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  • Bars
  • River West/West Town
  • price 2 of 4
  1. A variety of tostadas on a table
    Photograph: Courtesy of Diego
  2. Fish taco
    Photograph: Courtesy of Diego
  3. tuna tostada
    Photograph: Jeffy Mai
  4. A burger and fries
    Photograph: Courtesy of Diego
  5. Shrimp and mac tostada
    Photograph: Courtesy of Diego
  6. tacos dorados
    Photograph: Courtesy of Diego
  7. The interior of Diego
    Photograph: Courtesy of Diego

Time Out says

This upbeat West Town bar refreshes the neighborhood tavern with a casual, mariscos-heavy menu and bright environs.

It’s not every day that a neighborhood tavern serves standout food that transports you elsewhere without feeling contrived. Leave it to a place that self-describes as a dive, I suppose. Of course, breezy, colorful Diego—in the former G&O Tavern space in West Town—is anything but a dive, dressed in blue and white tile, beachy woods and pale yellow walls accented by clusters of framed contemporary art and puffy graffiti. The food, chef/owner Stephen Sandoval’s loving nod to the street fare of Tijuana and his hometown of San Diego, centers around a terrific lineup of Baja-inspired tostadas and tacos. 

Said tostadas shatter with a satisfyingly greasy crunch, by the way, indicating they’re fried to order from fresh corn tortillas. We broke off shards to scoop up bites of tangy snapper ceviche in coconut milk with tomatoes, avocado, onion and lime, while sipping our first round of drinks. A crisp September breeze floated in through the garage-style doors, which were thrown open to expose the spacious, wedge-shaped patio full of potted palms and revelers wrapped in colorful serape blankets. 

Diego represents the casual companion to Sandoval’s forthcoming fine-dining restaurant Sueños, which will open at 1235 W. Grand Avenue early in 2024. The chef, who worked with Rick Bayless at Leña Brava, laid the groundwork for both concepts through his popup Entre Sueños, which morphed into a lengthy, beloved residency at Soho House dubbed Sueños. 

It’s hard to pick a wrong tostada on Sandoval’s tight menu, be it toothsome octopus and shrimp mingling with red onion in tart-sweet red salsa; playful shrimp with chipotle-tinged macaroni; or the elegant yellowfin tuna tartare with pickled red onion, avocado and a drizzle of nutty salsa macha. Likewise with the hefty tacos, like beer-battered pescado (cod) with cabbage and crema. However, I must insist that you order the Gobernador taco, comprising shrimp encased in quesabirria-style caramelized cheese, topped with pickled onions and smeared with crema. Two tacos will more than satisfy most, which perhaps justifies their higher price point ($7 to $8). 

Punchy salsas are deep in flavor even when gentle on heat, the sort you can dab thoughtfully to season or dunk with abandon because you want to drink every bit—as was the case with the magnetic, roasted Tatemada salsa with blistered chiles, tomatoes and garlic.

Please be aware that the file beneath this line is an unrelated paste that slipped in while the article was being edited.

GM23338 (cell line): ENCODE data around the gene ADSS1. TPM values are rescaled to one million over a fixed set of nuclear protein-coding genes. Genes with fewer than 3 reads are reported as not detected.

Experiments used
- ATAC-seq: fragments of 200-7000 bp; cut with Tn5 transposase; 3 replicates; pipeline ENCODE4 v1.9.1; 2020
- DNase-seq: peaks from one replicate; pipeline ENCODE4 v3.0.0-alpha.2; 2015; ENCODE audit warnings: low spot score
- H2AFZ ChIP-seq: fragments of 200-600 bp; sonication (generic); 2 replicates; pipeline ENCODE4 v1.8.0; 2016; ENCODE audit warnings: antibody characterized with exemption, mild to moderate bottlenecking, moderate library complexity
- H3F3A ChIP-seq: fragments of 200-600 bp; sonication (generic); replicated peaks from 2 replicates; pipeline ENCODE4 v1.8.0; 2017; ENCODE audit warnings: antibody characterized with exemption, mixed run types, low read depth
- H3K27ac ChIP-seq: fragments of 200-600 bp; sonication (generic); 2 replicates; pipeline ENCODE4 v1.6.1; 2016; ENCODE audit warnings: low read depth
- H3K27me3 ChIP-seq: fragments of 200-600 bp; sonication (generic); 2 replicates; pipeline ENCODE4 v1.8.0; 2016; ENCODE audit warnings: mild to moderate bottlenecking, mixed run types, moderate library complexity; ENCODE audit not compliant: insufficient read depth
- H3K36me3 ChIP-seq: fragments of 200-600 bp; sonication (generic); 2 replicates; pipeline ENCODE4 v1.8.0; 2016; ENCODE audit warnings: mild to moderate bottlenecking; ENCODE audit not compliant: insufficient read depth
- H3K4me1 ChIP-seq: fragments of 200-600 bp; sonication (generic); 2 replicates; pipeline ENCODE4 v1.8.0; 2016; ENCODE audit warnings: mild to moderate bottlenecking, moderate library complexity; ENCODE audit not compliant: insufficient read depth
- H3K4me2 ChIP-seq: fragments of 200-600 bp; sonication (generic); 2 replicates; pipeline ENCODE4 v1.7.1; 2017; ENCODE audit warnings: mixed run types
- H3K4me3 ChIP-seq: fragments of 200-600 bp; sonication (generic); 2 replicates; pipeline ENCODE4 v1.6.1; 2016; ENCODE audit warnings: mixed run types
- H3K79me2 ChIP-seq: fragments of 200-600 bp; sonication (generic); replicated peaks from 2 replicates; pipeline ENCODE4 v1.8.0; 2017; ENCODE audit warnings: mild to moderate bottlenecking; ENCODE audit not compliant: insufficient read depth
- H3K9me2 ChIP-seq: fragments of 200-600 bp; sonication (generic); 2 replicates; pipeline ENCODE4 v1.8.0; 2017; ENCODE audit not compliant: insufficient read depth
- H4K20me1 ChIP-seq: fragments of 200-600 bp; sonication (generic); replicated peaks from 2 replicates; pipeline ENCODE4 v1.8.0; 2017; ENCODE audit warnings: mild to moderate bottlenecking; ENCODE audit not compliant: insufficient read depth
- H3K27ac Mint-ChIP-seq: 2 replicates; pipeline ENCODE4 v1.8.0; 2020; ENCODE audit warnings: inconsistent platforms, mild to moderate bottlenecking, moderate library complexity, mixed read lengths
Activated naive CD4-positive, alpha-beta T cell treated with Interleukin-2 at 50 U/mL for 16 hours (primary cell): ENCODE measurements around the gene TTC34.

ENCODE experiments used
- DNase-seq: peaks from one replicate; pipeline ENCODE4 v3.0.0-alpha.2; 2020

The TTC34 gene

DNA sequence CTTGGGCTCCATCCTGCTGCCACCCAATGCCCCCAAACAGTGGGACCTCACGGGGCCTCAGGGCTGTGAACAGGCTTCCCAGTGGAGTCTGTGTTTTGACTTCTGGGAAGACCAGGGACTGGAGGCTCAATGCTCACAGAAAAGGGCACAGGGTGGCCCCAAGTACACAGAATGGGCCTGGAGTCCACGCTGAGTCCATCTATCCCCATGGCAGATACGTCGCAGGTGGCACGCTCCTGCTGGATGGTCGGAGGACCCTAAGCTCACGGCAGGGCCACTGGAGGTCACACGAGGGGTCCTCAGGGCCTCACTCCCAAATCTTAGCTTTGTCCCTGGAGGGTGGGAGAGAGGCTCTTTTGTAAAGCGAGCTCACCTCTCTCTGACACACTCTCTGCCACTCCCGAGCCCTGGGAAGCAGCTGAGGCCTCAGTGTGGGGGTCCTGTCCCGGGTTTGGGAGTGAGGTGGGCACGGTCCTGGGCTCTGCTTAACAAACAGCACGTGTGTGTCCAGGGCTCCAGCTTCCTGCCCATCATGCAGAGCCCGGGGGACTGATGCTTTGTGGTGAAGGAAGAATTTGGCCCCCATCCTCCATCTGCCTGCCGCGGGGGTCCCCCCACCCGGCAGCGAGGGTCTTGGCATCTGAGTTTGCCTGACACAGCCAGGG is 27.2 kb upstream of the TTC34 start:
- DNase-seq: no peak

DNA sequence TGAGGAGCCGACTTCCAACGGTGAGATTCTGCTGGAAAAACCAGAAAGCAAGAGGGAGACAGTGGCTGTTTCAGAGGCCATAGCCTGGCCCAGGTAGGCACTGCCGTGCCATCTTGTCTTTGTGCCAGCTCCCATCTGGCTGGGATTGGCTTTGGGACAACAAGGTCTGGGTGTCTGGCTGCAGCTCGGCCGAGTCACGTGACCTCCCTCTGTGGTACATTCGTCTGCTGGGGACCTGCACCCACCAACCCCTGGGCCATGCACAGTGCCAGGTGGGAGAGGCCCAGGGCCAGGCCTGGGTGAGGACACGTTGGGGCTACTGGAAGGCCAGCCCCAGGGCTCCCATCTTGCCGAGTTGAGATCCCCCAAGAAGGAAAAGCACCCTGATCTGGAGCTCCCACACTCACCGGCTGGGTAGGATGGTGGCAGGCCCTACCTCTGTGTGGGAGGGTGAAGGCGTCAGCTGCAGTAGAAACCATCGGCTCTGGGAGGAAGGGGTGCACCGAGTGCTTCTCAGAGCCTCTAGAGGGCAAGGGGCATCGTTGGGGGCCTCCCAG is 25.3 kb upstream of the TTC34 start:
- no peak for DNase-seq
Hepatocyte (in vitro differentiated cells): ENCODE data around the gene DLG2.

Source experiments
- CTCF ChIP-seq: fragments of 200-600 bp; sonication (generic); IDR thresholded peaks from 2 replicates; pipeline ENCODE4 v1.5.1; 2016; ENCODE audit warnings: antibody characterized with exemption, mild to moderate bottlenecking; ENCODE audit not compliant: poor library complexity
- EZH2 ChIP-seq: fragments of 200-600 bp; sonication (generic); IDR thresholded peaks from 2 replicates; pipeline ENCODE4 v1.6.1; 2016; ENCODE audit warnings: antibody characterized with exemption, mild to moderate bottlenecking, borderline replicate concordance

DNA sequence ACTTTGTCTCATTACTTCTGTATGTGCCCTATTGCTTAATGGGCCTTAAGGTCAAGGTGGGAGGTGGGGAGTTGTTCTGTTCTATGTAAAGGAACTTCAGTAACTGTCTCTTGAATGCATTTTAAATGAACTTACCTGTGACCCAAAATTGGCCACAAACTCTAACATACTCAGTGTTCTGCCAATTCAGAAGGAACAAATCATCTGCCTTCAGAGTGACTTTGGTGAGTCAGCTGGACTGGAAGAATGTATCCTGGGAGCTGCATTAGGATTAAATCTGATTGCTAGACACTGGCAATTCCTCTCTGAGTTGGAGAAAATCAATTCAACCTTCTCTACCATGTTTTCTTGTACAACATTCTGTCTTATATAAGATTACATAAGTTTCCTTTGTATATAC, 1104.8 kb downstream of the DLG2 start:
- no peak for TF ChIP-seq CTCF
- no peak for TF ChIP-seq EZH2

Beverage director Danielle Lewis’s agave-centric cocktail menu cleverly hides complexity within easy-going guises. Un Perro takes the refreshing Greyhound somewhere more savory, infusing vodka with strawberries for 24 hours and then mixing it with miso simple syrup, lime and grapefruit juice. In the sultry Flor Morada, hibiscus-infused mezcal gets treacley sweetness and heat from chipotle-piloncillo (whole cane sugar) syrup with a tart squeeze of fresh lime juice. 

This is the sort of joint you wouldn’t feel judged for rolling into with a hangover. Depending on your state, a self-described hangover-curing michelada with a raw oyster might be just what the doctor ordered. Or maybe a steak burrito rolled up with seasoned fries is more your speed. The latter, despite packing tender, well-seasoned steak, was rolled such that the fries were sequestered on one end and meat on the other, one of my biggest burrito pet peeves. A solid burger—with flavorful Creekstone beef, pickled jalapenos and terrific macha aioli on soft Aya Pastry bun—likewise fell a little short on execution, via under-melted cheese. 

Service, though occasionally fickle on the part of the servers, revealed genuine enthusiasm for the food and drink. The music rambled along with our meal at the same relaxed, upbeat tempo, mixing dreamy Frank Ocean tracks and ‘90s hip hop from Q-Tip and the Pharcyde. 

It all felt so fresh, the sort of reincarnation of the neighborhood tavern we need more of, with a self-assured point of view and connection to its community. Plus, come February, I’ll be relishing those beach-hut vibes sitting on my winter coat as I feast on marisco tostadas and micheladas. 

The vibe: Designed with help from Aida Napoles at AGN Design, the beachy environs highlight street art and illustrations from local artists like Amanda Rivera-Redic and Andrés Galván. There’s a row of flatscreens above the bar for posting up on game days. Like G&O before it, Diego boasts an excellent patio, weather permitting. Live DJs spin every Friday and Saturday night starting at 9:30pm.

The food: Baja-inspired handhelds anchor the focused menu. Don’t miss the snapper ceviche in rich coconut milk, the savory tuna tartare tostada or the Gobernador taco with shrimp and caramelized queso. 

The drink: Beachy cocktails lean blessedly more balanced and complex than cloying, like the savoy Greyhound riff Un Perro. Compact beer and wine lists focus on Mexico and California, including a smooth, peppery Baja cabernet. 

Maggie Hennessy
Written by
Maggie Hennessy


459 N Ogden Ave
Opening hours:
Tue-Thu 4pm-2am, Fri-Sun noon-2am
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